Operations is where you see most inefficiency today. Because it is very easy to start a commercial real estate company, it doesn’t take much to manage one building. But there are a lot of inefficiencies when you begin to scale. How do these investment and management companies move from one building to many? More broadly, the tenant/employee experience is also very disconnected today. The digital consumer mindset where you can order anything from your app, and the ability to interact with your physical surroundings, have both been missing. So, how do we fulfill our tenants’ and employee needs on a day to day basis? How are we being proactive into what those tenants and employees need and the operations of the physical aspects of the building?
Additionally, if you take the day to day lifecycle of an asset, from the sourcing of a building, to transacting, maintaining, leasing and then servicing the tenant, for many companies it’s not a holistic process, but rather a very fragmented process with many inefficiencies in how it’s done today.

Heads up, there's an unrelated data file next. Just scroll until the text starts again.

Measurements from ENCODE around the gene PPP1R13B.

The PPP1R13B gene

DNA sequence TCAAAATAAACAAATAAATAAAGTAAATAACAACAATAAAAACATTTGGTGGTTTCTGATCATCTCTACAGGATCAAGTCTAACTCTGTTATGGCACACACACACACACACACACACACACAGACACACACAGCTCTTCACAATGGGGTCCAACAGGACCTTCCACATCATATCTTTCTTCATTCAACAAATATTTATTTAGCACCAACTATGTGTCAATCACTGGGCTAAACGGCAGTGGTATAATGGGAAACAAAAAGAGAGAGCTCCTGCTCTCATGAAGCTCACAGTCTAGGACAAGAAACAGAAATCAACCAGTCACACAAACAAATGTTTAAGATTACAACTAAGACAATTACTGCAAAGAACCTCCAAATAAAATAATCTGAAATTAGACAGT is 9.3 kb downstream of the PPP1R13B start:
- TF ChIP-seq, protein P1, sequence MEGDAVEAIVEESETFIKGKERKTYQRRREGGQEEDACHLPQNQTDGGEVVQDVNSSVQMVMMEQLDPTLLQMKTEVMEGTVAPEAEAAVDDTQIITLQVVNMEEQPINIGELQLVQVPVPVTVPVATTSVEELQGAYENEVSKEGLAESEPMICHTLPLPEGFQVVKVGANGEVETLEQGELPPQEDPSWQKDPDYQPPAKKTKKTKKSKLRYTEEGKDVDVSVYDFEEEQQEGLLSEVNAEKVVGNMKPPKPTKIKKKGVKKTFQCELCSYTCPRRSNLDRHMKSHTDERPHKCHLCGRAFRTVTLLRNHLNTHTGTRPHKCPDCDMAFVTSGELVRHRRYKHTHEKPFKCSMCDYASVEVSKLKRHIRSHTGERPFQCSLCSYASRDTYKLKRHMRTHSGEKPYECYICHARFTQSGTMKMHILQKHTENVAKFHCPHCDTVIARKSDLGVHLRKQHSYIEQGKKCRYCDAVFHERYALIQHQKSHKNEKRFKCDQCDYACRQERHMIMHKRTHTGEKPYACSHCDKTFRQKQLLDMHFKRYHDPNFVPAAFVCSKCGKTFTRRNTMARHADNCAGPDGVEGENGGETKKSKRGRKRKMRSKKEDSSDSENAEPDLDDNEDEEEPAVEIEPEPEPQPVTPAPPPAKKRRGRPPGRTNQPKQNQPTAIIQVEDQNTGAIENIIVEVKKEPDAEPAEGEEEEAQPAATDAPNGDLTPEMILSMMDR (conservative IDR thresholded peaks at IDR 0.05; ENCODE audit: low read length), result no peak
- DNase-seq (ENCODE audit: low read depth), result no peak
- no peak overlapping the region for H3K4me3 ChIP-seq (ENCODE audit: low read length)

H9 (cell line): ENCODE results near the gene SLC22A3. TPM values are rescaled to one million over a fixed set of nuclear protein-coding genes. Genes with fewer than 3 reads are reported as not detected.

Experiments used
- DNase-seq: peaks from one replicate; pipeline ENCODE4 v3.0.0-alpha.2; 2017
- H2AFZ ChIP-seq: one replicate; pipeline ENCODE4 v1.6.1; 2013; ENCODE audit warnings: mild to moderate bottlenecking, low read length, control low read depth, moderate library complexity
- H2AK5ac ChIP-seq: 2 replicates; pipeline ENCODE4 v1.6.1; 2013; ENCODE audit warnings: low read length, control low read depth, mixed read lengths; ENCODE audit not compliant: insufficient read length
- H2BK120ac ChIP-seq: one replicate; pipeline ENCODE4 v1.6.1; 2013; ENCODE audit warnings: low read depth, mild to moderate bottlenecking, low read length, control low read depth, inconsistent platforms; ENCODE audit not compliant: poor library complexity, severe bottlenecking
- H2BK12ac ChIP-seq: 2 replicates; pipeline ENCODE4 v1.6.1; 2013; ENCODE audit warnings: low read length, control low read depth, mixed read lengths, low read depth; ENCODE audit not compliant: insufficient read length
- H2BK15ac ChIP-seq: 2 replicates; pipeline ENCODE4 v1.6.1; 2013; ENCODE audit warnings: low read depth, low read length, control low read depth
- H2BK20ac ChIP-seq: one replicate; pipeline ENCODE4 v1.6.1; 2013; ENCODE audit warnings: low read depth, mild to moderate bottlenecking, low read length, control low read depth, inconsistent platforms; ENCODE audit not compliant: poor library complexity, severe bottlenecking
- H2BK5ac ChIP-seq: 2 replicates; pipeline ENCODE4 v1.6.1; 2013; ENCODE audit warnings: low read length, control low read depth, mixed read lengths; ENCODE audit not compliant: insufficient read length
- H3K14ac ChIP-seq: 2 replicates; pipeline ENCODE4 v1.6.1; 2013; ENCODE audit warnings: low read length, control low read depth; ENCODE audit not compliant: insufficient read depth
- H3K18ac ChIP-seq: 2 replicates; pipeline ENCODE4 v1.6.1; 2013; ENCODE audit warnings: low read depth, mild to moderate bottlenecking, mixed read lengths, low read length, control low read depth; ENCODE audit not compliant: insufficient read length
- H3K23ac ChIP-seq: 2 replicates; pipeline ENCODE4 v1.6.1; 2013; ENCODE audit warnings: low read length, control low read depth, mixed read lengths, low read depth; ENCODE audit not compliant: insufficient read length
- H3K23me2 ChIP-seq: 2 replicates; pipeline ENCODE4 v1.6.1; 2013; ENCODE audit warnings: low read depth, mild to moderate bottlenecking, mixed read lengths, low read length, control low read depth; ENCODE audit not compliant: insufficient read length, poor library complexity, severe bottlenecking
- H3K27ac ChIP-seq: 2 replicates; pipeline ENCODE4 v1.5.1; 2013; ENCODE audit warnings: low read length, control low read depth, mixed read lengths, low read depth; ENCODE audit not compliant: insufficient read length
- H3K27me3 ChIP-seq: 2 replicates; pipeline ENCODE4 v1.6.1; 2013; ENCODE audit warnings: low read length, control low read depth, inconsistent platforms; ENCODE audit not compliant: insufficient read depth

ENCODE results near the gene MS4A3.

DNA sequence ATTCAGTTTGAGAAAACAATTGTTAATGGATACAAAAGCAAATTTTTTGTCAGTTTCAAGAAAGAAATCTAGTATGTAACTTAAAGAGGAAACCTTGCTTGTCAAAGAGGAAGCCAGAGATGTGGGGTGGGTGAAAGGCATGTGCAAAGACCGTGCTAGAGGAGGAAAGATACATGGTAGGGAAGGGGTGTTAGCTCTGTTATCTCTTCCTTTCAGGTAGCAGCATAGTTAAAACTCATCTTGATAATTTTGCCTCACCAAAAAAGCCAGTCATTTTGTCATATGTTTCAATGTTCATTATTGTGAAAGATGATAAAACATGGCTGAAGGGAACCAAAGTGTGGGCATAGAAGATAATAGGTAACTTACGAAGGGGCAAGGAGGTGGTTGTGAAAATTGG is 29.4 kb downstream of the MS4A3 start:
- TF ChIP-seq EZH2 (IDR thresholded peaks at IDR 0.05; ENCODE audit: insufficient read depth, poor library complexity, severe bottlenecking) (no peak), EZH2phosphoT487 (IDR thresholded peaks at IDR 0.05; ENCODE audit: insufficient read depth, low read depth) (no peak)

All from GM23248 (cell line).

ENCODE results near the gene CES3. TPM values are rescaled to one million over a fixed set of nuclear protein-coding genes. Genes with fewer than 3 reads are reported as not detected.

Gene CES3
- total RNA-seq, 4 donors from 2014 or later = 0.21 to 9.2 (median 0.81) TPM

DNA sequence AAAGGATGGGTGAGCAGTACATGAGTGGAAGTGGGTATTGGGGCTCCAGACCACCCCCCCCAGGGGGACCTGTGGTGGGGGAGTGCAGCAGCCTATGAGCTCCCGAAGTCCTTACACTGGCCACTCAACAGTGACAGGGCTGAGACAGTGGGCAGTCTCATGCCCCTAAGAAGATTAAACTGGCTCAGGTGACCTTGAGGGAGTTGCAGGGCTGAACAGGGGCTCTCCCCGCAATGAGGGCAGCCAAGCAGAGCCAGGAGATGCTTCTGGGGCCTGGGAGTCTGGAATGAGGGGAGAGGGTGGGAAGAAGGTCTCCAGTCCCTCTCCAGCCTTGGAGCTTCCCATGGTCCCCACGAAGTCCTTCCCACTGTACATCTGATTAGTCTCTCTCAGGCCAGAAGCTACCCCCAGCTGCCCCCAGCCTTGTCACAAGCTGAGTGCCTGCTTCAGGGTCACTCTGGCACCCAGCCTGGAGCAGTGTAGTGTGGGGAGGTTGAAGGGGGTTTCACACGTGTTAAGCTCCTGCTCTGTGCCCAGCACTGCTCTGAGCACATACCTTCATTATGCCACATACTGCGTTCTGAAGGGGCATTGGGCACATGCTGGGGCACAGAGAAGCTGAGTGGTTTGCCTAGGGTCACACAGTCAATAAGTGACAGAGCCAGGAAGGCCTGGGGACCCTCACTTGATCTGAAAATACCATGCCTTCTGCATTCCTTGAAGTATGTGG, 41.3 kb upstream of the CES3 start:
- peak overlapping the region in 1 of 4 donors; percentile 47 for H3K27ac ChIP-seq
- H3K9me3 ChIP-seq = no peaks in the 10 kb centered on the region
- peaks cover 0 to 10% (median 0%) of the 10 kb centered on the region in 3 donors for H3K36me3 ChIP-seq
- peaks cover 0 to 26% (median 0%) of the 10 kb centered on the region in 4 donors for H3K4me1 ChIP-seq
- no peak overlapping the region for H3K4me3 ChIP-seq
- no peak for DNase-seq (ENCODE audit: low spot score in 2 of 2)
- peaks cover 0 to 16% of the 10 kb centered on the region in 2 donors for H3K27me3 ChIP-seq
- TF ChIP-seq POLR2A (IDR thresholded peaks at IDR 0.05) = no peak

Q: Can you describe some of the operational challenges and give examples?
From the building perspective, it is challenging to ensure you’re fully leveraging the assets in a way that you can proactively fix equipment in order to avoid day to day issues that cost more in the long run. Companies are also not very proactive in reacting to tenants’ needs and understanding where tenants experience pains and have the most issues. Companies don’t always have accurate and real time information about what’s happening with the tenants or the building itself, and when they do, they don’t know how to use that data. How do you know what types of space tenants or employees like to use? Are they utilizing the space today in the way you thought they were? These are important operational and utilization questions that are coming up daily.